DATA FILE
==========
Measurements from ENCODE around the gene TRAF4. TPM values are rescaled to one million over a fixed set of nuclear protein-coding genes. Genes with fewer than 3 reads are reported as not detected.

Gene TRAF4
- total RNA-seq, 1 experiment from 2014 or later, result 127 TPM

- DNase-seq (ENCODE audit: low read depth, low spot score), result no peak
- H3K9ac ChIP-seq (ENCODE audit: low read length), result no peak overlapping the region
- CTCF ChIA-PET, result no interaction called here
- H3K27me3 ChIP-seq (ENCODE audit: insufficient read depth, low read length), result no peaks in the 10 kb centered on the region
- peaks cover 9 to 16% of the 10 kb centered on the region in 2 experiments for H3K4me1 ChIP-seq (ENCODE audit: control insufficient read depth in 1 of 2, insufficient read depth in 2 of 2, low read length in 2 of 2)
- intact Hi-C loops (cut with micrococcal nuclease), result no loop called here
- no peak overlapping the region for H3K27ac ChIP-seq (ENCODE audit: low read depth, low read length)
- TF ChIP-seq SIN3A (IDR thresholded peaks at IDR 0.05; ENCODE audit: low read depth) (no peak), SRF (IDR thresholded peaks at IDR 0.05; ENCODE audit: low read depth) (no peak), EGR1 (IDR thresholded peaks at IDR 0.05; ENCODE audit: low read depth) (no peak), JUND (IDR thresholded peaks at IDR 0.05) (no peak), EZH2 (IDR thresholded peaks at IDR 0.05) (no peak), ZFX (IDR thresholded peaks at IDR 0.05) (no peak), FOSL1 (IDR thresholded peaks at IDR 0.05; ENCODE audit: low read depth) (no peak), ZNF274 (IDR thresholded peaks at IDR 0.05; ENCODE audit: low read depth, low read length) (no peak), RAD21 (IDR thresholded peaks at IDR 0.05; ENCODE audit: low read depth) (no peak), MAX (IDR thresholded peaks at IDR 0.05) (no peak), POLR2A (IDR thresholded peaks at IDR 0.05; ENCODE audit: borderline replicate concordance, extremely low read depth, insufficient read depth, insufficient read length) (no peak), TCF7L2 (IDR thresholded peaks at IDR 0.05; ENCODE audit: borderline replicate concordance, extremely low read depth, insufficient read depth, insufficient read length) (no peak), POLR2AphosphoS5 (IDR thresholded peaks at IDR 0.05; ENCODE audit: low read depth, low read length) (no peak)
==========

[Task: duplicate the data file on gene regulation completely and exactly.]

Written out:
Measurements from ENCODE around the gene TRAF4. TPM values are rescaled to one million over a fixed set of nuclear protein-coding genes. Genes with fewer than 3 reads are reported as not detected.

Gene TRAF4
- total RNA-seq, 1 experiment from 2014 or later, result 127 TPM

- DNase-seq (ENCODE audit: low read depth, low spot score), result no peak
- H3K9ac ChIP-seq (ENCODE audit: low read length), result no peak overlapping the region
- CTCF ChIA-PET, result no interaction called here
- H3K27me3 ChIP-seq (ENCODE audit: insufficient read depth, low read length), result no peaks in the 10 kb centered on the region
- peaks cover 9 to 16% of the 10 kb centered on the region in 2 experiments for H3K4me1 ChIP-seq (ENCODE audit: control insufficient read depth in 1 of 2, insufficient read depth in 2 of 2, low read length in 2 of 2)
- intact Hi-C loops (cut with micrococcal nuclease), result no loop called here
- no peak overlapping the region for H3K27ac ChIP-seq (ENCODE audit: low read depth, low read length)
- TF ChIP-seq SIN3A (IDR thresholded peaks at IDR 0.05; ENCODE audit: low read depth) (no peak), SRF (IDR thresholded peaks at IDR 0.05; ENCODE audit: low read depth) (no peak), EGR1 (IDR thresholded peaks at IDR 0.05; ENCODE audit: low read depth) (no peak), JUND (IDR thresholded peaks at IDR 0.05) (no peak), EZH2 (IDR thresholded peaks at IDR 0.05) (no peak), ZFX (IDR thresholded peaks at IDR 0.05) (no peak), FOSL1 (IDR thresholded peaks at IDR 0.05; ENCODE audit: low read depth) (no peak), ZNF274 (IDR thresholded peaks at IDR 0.05; ENCODE audit: low read depth, low read length) (no peak), RAD21 (IDR thresholded peaks at IDR 0.05; ENCODE audit: low read depth) (no peak), MAX (IDR thresholded peaks at IDR 0.05) (no peak), POLR2A (IDR thresholded peaks at IDR 0.05; ENCODE audit: borderline replicate concordance, extremely low read depth, insufficient read depth, insufficient read length) (no peak), TCF7L2 (IDR thresholded peaks at IDR 0.05; ENCODE audit: borderline replicate concordance, extremely low read depth, insufficient read depth, insufficient read length) (no peak), POLR2AphosphoS5 (IDR thresholded peaks at IDR 0.05; ENCODE audit: low read depth, low read length) (no peak)